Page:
It turns out that a town in New York is not at all what most of us think of when we use the word "town" in the rest of the U.S. A New York town is what many states call a township. It's an unincorporated area that can contain villages and hamlets that all have placenames. In many states, townships have cities in them, but not in N.Y. Cities stand alone. Meanwhile, the largest village in New York is larger than many of the state's cities. The states largest town (official usage) is larger than any city in New York with the exception of New York City (which spans five counties and has no towns or townships embedded in it).
Meanwhile, in North Carolina, everybody necessarily lives in a named township. Some people live in towns, which by law, can also be called villages or cities. In other words, there is no distinction, legally, between a village, a town, and a city in N.C. Local people who get the authorization to incorporate a government for their settlement can call the place a village, a town, or a city as they please. The state doesn't care. For example, the place where I was born and grew up is called "The Town of Morehead City."
Okay, I guess I've made that point. You probably don't care any more. A New York town can't have a city in it. A North Carolina town is a city if it says it is. The complications of all this can make your head spin. Imagine — there are 50 U.S. states, and every one is probably different from the all others, by some order of magnitude, where the details of the terminology it uses at the local level of government is concerned.
And then the poor translator has to sort it all out. What is a New York "town" in French terminology? It's not a commune. It's not a ville. It's not a village. As a translator, you can't just make up a term for it. A New York town doesn't have a mayor. But if there is a village in the town, the village has a mayor. France has terms like canton, lieu-dit, and arrondissement, but none of them seems to mean town or township — a subdivision of a county.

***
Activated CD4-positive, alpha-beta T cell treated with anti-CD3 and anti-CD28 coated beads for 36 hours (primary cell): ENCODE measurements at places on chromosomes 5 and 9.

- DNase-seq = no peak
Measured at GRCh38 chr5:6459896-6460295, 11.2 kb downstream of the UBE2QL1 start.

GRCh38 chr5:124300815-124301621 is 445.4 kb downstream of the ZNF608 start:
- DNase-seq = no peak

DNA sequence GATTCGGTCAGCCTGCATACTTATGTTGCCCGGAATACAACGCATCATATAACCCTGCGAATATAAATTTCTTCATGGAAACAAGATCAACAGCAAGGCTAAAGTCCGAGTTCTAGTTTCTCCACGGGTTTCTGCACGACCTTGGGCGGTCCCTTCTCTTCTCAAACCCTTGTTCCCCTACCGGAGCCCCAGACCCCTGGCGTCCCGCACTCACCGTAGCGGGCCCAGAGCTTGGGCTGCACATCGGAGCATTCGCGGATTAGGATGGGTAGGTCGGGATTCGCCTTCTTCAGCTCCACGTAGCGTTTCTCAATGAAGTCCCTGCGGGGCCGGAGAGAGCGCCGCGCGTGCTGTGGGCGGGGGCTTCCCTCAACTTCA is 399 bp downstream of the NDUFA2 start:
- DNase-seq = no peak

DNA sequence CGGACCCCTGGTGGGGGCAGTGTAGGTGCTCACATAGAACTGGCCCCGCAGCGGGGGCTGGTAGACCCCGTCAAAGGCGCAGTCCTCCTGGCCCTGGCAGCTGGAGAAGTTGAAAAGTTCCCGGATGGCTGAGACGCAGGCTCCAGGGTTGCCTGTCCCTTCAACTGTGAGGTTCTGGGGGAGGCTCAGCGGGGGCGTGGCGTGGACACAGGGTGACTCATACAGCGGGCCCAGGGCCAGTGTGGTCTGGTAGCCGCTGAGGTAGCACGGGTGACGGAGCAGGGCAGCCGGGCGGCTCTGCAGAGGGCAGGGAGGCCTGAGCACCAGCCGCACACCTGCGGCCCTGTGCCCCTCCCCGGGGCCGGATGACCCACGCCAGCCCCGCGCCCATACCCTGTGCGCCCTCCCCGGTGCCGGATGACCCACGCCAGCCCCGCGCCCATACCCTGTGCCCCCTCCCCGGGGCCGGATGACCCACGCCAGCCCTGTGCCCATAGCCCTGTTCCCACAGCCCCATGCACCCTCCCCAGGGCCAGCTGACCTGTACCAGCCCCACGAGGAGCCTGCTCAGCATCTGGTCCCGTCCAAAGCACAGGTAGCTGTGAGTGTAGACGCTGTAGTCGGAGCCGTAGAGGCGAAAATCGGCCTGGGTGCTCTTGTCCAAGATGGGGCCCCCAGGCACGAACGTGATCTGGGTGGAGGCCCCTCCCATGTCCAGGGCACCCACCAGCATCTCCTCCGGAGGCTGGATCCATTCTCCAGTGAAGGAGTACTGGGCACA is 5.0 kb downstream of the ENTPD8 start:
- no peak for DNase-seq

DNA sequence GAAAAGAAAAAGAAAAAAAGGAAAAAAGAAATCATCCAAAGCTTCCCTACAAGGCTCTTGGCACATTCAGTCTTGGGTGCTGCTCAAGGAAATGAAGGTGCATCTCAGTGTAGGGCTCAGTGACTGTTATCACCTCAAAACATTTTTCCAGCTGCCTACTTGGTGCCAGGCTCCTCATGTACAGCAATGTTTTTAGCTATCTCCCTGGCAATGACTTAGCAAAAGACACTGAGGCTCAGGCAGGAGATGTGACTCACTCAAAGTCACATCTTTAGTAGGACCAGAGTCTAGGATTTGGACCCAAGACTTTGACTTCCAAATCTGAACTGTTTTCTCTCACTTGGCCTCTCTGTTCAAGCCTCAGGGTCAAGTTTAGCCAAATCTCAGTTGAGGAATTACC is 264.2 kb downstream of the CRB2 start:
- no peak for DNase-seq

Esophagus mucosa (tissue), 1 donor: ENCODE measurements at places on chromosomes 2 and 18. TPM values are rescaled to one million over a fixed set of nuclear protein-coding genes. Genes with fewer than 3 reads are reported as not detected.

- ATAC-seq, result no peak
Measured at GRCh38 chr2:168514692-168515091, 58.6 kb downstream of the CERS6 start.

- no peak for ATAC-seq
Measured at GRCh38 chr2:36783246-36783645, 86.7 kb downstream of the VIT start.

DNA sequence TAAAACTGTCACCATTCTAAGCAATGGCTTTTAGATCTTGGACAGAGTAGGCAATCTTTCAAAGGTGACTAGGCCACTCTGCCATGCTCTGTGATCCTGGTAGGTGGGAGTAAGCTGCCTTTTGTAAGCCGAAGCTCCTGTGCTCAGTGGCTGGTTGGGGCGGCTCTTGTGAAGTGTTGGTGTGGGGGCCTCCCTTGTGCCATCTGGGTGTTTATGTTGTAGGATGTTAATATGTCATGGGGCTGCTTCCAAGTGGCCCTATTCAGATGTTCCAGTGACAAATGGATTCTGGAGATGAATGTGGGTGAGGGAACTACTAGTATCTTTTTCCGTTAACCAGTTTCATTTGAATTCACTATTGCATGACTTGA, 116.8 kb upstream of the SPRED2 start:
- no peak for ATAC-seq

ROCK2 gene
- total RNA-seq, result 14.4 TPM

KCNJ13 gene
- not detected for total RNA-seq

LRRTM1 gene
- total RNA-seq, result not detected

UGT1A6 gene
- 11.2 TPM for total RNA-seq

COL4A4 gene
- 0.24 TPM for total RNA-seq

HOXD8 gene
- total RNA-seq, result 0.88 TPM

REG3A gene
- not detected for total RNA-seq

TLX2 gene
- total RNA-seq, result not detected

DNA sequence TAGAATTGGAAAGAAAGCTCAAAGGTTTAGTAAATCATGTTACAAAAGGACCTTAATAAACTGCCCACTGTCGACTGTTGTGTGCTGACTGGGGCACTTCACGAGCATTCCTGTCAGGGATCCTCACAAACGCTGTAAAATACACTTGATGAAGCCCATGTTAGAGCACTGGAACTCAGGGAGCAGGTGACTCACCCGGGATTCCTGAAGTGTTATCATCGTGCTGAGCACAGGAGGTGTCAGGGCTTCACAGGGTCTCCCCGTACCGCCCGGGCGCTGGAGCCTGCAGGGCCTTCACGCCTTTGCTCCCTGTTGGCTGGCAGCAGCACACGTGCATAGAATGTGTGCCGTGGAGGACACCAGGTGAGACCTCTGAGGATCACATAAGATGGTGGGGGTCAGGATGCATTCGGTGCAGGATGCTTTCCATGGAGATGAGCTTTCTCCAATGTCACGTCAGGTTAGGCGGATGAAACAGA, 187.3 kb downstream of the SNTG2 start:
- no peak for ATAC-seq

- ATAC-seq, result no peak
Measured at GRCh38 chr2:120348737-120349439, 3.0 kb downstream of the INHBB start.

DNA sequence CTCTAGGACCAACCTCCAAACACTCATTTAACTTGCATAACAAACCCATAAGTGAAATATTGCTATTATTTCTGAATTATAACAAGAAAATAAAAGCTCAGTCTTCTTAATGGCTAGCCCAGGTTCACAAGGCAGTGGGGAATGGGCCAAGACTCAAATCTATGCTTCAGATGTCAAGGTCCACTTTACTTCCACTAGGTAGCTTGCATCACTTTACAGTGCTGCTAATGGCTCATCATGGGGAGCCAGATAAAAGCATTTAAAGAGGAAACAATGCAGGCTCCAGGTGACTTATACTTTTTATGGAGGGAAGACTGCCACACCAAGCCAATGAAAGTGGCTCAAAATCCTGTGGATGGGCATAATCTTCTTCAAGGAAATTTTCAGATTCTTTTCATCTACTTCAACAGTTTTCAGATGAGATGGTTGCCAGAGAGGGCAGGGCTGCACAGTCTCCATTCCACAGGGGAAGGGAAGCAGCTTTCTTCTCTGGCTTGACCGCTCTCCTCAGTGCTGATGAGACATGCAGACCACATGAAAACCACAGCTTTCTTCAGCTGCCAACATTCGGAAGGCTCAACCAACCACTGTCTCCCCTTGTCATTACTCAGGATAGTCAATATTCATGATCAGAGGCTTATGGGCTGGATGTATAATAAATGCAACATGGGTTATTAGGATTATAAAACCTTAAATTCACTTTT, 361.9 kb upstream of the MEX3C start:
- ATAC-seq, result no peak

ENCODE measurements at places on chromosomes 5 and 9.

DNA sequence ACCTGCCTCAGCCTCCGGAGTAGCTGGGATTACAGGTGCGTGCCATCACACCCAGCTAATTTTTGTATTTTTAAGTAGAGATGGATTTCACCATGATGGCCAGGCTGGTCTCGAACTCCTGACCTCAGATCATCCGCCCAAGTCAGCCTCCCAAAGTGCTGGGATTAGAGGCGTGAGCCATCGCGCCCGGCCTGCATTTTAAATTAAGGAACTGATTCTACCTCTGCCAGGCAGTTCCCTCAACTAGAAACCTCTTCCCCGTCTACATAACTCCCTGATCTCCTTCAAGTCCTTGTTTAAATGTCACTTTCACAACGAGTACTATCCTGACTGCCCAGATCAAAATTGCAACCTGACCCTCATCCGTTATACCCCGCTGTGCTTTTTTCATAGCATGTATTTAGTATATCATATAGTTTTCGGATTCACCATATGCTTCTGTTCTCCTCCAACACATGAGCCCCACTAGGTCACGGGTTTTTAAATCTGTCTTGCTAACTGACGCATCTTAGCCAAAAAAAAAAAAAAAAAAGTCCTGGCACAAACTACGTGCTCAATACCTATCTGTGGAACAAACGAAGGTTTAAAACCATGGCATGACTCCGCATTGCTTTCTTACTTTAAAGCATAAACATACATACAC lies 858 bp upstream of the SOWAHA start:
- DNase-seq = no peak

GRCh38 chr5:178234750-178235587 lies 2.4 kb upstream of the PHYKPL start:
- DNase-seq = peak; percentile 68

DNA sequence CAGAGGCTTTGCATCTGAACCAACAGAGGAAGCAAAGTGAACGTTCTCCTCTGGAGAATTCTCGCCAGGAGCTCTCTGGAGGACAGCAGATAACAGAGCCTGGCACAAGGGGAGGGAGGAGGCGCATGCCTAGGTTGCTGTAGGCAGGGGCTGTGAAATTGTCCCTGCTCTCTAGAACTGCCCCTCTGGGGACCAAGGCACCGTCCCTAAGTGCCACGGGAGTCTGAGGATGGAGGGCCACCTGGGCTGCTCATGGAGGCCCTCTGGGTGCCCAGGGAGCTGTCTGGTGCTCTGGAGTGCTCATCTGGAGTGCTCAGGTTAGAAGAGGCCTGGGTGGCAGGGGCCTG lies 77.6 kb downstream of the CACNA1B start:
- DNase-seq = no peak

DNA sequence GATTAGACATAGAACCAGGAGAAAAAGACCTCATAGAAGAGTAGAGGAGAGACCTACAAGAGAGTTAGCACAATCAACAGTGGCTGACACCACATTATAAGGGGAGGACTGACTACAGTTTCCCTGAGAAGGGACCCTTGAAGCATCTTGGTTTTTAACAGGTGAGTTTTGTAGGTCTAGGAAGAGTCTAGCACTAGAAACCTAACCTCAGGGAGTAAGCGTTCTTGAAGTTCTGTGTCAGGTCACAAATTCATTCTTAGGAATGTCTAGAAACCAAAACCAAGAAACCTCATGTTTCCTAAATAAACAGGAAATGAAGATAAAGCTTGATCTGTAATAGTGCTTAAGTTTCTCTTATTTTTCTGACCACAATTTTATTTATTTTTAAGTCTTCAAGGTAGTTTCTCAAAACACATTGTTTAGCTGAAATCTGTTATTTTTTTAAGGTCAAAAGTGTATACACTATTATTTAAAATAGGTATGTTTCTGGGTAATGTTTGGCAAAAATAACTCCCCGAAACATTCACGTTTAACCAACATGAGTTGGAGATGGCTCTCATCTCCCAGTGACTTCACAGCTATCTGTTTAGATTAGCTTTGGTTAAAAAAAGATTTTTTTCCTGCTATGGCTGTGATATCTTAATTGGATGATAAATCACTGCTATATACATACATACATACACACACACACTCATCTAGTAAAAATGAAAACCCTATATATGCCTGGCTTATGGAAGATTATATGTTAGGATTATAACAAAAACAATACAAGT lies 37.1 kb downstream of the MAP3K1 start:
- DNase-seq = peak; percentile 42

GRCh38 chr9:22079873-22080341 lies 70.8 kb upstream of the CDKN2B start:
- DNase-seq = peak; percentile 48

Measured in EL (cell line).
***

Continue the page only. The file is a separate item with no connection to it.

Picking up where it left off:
On the New York birth certificate, to specify birthplace, the form includes afield for the name of the Town, and another field for Village or City. Walt's parents lived in a Town (an unincorporated area outside Albany) but not in a village. The field for Village or City was filled in with the name Albany. Maybe that was just an error, but there it was, and it had to be dealt with. While people in New York and elsewhere in the U.S. know intuitively that Albany NY is a city, but a non-American translator might not. How can you live in a town and in a city at the same time? Actually, you can't, in New York, but your mailing address (post offices being a federal, not local, institution), if you live outside but close to the border of a city, can be the name of the city.
We've been going around and around about all this. The differences in the way different countries and states are organized and the terms are used make it nearly impossible to do a translation that is 100% accurate. Even if you know that a lot of this doesn't matter to the few government employees and functionaries who will be the only ones to ever read these translations (if they do), when you are in the throes of the job of getting everything right you can't let yourself be distracted by that. Does anybody care that my father was born outside of town, in a township, while the French translation of his birth certificate says he was born in the town? Or that Walt's parents lived in a town but had a mailing adress in the city? Probably not.
Don't worry, there won't be a quiz on all this...